English Across the Curriculum
The sun is a star at the centre of our solar system. It is a huge spinning ball of hot gas that lights up the Earth and provides us with heat. Our sun is a medium-sized yellow star that is about 150 million km away from the Earth.
Here are some important facts about our sun:
The sun was formed about 4.5 billion years ago. As a star of the second generation, it doesn't only burn hydrogen but also other elements, like helium and metals. They were formed when a big explosion took place, which formed our solar system.
At the sun's centre, nuclear fusion produces great amounts of energy. This energy turns into heat and light, which warms up the solar system and makes it brighter. The sun has enough energy for about 5 billion years. Then it will explode and a cloud of gas will destroy all the planets of the solar system.
The sun's diameter is about 1.4 million km. It is 10 times larger than the planet Jupiter and over 100 times larger than the Earth. About 1.3 million Earths could fit into the sun. But it is not a big star compared to others in our universe.
The sun - centre of the solar system
Image: NASA, Public domain,
via Wikimedia Commons
The core is the inner part of the sun. It is the place where the star converts hydrogen to helium. The energy travels to the outer parts of the sun as radiation. The photosphere is the surface of the sun. The chromosphere is the lower atmosphere with temperatures of up to 7000° C. The corona is the upper atmosphere. You can only see it during an eclipse. It is one of the hottest parts of the sun with temperatures as high as a million degrees C.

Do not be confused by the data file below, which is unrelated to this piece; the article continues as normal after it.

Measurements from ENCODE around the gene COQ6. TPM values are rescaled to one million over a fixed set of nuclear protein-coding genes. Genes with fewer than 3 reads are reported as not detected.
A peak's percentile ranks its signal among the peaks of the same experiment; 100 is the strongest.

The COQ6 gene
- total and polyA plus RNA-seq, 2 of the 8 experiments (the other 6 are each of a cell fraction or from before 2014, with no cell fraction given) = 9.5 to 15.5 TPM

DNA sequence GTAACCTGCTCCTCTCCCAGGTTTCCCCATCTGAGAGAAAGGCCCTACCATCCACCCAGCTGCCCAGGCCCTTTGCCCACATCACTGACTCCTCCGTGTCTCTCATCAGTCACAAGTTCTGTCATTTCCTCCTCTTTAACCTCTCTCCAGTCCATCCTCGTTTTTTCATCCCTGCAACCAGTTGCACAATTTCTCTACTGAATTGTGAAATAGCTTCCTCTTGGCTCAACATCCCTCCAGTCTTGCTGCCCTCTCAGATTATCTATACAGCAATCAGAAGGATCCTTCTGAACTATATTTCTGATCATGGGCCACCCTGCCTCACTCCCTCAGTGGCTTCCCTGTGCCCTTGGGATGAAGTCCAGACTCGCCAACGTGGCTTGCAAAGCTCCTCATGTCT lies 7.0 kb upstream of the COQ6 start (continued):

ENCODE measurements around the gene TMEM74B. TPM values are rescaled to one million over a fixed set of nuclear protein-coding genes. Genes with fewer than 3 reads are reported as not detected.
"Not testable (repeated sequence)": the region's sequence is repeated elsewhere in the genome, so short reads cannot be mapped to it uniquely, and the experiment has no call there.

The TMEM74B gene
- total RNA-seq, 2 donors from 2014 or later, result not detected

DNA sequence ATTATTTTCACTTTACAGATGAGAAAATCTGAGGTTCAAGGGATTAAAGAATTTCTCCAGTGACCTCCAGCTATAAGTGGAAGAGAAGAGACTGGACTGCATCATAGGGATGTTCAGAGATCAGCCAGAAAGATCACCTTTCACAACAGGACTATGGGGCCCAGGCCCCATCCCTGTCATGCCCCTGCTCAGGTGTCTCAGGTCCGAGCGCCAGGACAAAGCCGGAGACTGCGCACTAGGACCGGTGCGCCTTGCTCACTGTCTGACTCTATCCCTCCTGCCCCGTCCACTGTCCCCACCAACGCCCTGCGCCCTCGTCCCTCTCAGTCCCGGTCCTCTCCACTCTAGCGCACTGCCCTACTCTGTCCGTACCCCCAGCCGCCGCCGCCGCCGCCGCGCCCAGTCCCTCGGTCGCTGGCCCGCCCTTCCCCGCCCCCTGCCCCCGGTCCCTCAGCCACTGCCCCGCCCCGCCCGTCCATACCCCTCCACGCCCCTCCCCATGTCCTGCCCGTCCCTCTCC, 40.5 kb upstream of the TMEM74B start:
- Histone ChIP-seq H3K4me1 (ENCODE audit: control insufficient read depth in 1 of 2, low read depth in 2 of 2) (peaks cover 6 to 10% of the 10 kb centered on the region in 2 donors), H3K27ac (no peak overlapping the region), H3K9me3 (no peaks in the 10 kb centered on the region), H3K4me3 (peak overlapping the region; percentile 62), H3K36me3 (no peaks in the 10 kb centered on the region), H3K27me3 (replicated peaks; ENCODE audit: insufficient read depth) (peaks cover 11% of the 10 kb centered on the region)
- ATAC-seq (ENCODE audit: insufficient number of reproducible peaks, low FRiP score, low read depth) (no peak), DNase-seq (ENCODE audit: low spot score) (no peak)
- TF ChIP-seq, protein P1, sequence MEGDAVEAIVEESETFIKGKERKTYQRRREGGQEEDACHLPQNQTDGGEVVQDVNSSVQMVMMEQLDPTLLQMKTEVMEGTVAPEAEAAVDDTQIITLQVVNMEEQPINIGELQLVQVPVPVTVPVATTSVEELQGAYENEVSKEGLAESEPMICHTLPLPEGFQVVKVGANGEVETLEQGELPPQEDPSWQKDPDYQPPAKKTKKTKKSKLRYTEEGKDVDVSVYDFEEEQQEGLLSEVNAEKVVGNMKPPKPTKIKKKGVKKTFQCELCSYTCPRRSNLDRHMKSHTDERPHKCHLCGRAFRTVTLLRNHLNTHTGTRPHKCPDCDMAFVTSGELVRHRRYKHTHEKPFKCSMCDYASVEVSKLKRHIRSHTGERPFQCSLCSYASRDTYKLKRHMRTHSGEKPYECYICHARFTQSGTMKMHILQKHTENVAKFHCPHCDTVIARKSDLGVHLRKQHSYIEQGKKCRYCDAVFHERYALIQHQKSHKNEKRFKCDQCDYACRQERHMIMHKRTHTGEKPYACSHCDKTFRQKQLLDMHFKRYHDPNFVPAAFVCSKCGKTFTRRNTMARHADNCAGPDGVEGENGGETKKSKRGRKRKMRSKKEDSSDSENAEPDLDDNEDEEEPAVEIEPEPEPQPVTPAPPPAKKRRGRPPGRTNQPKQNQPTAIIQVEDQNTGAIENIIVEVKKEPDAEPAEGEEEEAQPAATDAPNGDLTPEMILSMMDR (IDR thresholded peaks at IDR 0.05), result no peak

A solar flare happens when the sun's magnetic fields crash into each other. It causes gas to shoot out of the sun. Sometimes these flares shoot up as high as 100,000 km and can last for hours. Solar flares are not really dangerous to us but they can interfere with radio signals on earth.
The eclipse of the sun is one of nature's most spectacular special effects. It happens when the earth passes through the moon's shadow. The moon always has a shadow and if the sun, the earth and the moon are in the right line, the moon's shadow passes over the earth. When this happens the sun is blocked from your view and it gets as dark as night, but only for a few minutes. This shadow might only be a few hundred kilometres wide and people from all over the world come and see it.
The sun gives us heat, light, our food and the air that we breathe. It powers the atmosphere to give us winds and rain. Even coal and oil come from plants and animals that lived millions of years ago and depended on the sun for life. The sun heats the land, the oceans and our air. Green plants use the sun's rays to turn carbon dioxide into the oxygen that we breathe.